I’ve been told that you recently accused Adventure Kokoda of trekking into a village at night as part of your submission to the KTA Trek Operators Forum in Port Moresby – apparently you believe this was a ‘crossing of the line’.
You’re probably right Wayne.
As you know Adventure Kokoda specialises in the military history of the Kokoda campaign – it’s all we do. Our feedback indicates that trekkers join us because of our specialist knowledge in strategy, tactics, phases of war and the principles applicable to each phase.
In the mid-60s some of our trek leaders were trained as young officers by veterans who fought in the Kokoda campaign in 1942. They were aware of the old adage that ‘the jungle can be your best friend or your worst enemy’ and trained us accordingly.
Among our trek leaders is a Sword of Honour recipient from the Royal Military College, Duntroon. Another commanded two Royal Australian Navy battleships – they were both judged ‘Ship of the Year’ under his command. Two others have served in recent conflicts in Iraq and Afghanistan. This breadth of experience allows us to apply our collective knowledge to our presentations at significant battle-sites along the way and this inevitably leads to lengthy discussion amongst our trekkers which extends the amount of time we spend at some sites.
There are often times when eco-trekking groups such as your company, Getaway Trekking, pass by these sites with little more than a pause while their guide reads a chapter from a book. They then press on to ensure they reach their campsite early in the afternoon.
We aim to arrive well before dark as well however we are sometimes reluctant to end the discussions initiated by our trekkers just to make camp early. It doesn’t happen often – but it does happen. A check of our TripAdvisor reviews indicates that such occasions are the highlight of the day for many of our trekkers.
We also cater for those who are unable to maintain the pace of the main group of trekkers. This can happen if somebody is slightly dehydrated, or suffering from nausea as a result of a reaction to their malarial medication or because they did not prepare themselves sufficiently for the physical demands of the trek.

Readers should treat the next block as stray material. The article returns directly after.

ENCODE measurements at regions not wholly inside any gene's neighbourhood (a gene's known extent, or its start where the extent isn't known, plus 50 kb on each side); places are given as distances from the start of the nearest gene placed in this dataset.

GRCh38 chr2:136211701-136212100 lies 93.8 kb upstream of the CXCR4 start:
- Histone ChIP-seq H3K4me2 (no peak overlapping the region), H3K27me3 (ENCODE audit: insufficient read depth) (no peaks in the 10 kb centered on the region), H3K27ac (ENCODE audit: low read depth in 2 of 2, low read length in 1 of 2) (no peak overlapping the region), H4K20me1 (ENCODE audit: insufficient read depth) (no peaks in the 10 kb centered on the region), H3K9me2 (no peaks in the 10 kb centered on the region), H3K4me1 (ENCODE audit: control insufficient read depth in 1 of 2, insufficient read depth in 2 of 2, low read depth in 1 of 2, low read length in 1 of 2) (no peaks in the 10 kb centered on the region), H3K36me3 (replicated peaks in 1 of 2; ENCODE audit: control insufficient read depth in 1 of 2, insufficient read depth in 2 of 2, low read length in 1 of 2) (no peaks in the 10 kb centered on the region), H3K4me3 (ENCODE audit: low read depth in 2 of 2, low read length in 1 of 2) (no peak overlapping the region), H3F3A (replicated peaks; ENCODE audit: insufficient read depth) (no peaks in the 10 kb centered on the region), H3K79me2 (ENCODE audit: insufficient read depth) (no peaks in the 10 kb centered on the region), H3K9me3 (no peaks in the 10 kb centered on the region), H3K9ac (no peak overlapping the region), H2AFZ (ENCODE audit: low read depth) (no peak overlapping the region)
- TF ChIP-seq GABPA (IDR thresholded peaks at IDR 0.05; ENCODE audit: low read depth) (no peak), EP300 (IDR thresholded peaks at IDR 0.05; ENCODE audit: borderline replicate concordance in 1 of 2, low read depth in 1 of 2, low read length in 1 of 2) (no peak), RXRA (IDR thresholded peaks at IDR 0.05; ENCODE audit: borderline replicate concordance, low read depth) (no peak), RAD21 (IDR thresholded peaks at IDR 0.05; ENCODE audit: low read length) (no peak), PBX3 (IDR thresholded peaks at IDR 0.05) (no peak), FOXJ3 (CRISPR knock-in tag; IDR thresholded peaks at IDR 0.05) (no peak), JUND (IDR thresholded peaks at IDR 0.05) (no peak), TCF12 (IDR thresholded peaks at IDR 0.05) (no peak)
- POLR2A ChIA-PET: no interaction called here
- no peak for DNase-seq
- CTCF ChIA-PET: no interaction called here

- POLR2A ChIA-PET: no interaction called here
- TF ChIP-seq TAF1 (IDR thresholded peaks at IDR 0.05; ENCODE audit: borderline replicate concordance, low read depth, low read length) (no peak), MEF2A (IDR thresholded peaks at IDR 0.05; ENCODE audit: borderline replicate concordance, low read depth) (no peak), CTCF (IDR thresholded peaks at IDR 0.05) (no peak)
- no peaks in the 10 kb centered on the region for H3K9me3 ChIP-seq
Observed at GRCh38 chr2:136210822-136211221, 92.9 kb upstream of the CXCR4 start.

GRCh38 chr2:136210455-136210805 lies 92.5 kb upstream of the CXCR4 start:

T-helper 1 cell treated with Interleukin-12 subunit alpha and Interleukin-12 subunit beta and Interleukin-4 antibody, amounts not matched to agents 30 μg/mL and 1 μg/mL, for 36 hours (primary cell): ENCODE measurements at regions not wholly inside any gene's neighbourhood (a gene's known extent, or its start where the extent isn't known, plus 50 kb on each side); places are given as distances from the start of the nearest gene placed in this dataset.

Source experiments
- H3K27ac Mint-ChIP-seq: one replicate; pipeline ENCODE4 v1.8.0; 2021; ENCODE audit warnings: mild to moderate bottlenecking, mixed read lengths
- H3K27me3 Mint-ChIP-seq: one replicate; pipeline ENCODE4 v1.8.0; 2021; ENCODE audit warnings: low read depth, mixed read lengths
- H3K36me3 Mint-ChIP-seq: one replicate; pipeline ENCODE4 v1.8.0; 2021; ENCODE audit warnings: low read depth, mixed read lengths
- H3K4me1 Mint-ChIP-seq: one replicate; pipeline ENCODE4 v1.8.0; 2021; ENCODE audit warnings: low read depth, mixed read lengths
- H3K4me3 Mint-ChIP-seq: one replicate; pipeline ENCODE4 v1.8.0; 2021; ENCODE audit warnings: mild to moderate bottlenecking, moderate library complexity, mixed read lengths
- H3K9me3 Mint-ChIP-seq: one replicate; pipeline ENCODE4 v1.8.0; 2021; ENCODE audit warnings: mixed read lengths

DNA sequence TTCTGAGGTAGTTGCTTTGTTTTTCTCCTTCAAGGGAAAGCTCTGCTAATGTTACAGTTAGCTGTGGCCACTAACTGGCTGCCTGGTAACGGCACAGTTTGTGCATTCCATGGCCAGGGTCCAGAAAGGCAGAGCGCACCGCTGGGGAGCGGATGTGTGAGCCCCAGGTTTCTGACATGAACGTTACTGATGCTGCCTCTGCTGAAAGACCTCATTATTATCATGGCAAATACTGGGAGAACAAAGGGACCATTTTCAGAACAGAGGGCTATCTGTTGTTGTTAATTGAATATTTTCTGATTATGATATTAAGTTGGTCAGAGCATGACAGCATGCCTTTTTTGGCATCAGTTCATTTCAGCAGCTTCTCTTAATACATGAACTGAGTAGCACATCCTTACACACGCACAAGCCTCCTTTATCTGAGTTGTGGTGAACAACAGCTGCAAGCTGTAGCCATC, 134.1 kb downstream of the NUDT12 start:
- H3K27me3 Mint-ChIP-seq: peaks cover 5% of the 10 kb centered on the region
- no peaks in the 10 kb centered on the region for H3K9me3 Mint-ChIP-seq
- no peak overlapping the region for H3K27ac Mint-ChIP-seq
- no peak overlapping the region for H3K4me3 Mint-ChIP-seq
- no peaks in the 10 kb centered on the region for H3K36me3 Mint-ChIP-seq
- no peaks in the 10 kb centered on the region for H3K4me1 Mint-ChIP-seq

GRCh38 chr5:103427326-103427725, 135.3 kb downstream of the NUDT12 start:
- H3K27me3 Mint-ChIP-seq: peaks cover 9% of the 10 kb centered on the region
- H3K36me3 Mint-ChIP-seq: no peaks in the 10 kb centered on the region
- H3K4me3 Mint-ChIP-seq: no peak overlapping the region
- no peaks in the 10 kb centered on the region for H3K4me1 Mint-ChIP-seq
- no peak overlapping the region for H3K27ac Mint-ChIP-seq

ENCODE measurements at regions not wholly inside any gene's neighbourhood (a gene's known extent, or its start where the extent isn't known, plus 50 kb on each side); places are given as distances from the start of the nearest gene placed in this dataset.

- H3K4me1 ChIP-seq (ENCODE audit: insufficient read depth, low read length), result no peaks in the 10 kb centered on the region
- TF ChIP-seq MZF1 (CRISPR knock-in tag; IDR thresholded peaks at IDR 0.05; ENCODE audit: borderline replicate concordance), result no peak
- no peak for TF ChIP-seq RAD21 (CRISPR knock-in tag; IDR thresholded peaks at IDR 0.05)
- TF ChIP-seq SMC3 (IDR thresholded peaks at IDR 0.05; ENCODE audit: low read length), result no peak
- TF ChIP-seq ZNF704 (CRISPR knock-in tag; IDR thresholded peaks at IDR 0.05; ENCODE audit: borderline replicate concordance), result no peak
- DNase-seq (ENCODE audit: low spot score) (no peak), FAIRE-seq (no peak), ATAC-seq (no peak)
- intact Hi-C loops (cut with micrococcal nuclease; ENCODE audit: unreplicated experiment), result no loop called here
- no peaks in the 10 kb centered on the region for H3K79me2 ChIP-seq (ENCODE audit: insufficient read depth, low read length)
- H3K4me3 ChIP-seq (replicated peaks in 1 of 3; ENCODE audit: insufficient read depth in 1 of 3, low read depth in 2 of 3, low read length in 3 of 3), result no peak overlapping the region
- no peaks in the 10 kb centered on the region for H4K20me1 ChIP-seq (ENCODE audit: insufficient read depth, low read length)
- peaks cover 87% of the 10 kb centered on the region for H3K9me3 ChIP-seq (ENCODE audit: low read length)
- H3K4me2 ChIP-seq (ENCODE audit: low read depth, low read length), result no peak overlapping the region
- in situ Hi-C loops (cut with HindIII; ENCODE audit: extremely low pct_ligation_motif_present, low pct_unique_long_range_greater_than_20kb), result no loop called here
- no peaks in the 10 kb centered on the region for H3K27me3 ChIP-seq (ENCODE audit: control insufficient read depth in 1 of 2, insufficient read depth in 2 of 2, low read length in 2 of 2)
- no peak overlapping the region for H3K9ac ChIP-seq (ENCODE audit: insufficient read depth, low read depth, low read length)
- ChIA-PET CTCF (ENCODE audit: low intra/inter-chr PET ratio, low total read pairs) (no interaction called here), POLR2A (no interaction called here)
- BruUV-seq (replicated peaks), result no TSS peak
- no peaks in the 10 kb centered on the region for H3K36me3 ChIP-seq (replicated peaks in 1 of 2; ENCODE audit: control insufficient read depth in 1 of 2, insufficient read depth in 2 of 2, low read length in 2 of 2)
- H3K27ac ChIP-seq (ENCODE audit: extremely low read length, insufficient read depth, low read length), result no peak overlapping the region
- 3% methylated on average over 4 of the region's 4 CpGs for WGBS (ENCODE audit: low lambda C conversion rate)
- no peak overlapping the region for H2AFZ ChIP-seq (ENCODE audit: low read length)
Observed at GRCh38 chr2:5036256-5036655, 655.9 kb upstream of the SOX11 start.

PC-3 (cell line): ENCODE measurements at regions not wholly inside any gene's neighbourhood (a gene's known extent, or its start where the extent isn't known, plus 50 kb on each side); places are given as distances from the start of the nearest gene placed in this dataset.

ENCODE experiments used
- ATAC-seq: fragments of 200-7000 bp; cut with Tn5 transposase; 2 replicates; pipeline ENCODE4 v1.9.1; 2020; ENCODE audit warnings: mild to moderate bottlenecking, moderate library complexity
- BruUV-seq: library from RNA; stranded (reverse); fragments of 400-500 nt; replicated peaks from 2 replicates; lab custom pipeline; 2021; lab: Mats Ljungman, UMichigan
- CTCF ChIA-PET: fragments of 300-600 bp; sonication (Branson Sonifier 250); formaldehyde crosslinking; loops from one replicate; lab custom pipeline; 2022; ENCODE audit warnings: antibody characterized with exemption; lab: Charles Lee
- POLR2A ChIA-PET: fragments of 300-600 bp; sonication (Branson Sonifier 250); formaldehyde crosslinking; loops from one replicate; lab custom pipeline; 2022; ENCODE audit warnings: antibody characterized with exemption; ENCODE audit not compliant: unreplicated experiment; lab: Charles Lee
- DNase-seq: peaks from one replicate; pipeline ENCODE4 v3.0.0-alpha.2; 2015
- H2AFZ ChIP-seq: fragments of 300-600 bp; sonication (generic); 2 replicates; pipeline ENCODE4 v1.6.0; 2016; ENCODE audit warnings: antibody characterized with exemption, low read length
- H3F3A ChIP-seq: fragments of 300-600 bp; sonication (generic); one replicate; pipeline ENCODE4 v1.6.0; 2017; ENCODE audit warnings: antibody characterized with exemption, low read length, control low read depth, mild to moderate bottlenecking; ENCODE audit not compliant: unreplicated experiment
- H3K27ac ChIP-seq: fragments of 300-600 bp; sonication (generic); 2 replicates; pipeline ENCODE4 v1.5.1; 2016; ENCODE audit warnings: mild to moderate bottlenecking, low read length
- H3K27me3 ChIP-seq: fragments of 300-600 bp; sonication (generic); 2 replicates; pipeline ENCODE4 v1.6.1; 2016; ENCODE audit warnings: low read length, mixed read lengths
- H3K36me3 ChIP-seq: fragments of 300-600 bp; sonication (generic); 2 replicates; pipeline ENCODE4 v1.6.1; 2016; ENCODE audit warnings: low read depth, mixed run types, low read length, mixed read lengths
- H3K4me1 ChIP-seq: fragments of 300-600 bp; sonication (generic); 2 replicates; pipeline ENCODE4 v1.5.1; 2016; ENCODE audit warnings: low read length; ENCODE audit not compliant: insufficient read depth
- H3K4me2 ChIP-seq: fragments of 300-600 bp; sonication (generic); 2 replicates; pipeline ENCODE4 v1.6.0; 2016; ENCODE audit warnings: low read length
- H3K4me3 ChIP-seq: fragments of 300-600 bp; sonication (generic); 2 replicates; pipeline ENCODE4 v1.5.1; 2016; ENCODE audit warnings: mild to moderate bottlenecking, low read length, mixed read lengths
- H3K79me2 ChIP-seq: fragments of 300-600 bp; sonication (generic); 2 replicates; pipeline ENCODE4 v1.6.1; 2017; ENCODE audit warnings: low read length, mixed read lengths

Whenever this happens our trek leader, medic and PNG support crew remain with them to ensure they make it OK.
This has never been an issue for our leaders who have a combined total of 130 years professional army experience with military service in Vietnam, Papua New Guinea, Singapore, Malaysia, Iraq and Afghanistan. As part of their preparation for these assignments they were taught to patrol at night and how to fight at night. One of our leaders was awarded a Military Medal for his courageous leadership during a night ambush against the Viet Cong during the Vietnam War. Another one completed the US Army HALO (High Altitude Low Opening) parachute course with Special Forces at Fort Bragg in North Carolina. This involved tactical night jumps with full equipment (rifle, combat gear, oxygen) from darkened jet aircraft from 7,000 metres at night. Scary stuff Wayne!
I can appreciate your concerns about the darkness that envelops the jungle along the trail each night. However you will find that as you get more experience and get to know the trail better it is not so daunting – particularly if you have an experienced expedition leader; an accurate map; a good head-torch; and guides who live in the villages along the trail as they know every part of section intimately.
I hope this allays the concerns you expressed at the forum and also helps you come to terms with you apprehension about the dark in the jungle.Portrait by Kokoda veteran – and NSW Artist of the Year – Alan Waite:1996Crossing Efoge Creek between wartime village sites at Efogi and Kagi during mapping expeditionCrossing Efoge Creek between the wartime village sites of Efogi and Kagi during mapping expedition for topographical map of the Kokoda Trail
With Corporal Nishimura (Bone Man of Kokoda) Popondetta 1992With Faole Bokoi – Menari Village: 1996The Bulletin Magazine – 50th Anniversary Trek – 1992Australian mortar position discovered by Charlie Lynn in 2006With Prime Minister John Howard at the opening of the Isurava Memorial on the 60th anniversary of the Kokoda campaign in 2002 – the site was rediscovered by Charlie Lynn in 1996Training as a Plant Operator in preparation for posting to Vietnam with 17 Construction Squadron, Royal Australian EngineersGraduation as a 2nd Lieutenant: 1968US Army Military Freefall (HALO) Program – Fort Bragg, North Carolina: 1978With Ovoru Indiki, Naduri Village: 1993Trekking upwards towards Tovovo Ridge: 1998With Stan Bissett MC, General Paul Cullen, Major-General Mike Jeffrey (Governor-General) and Ovoru Indiki, Parliament House, Sydney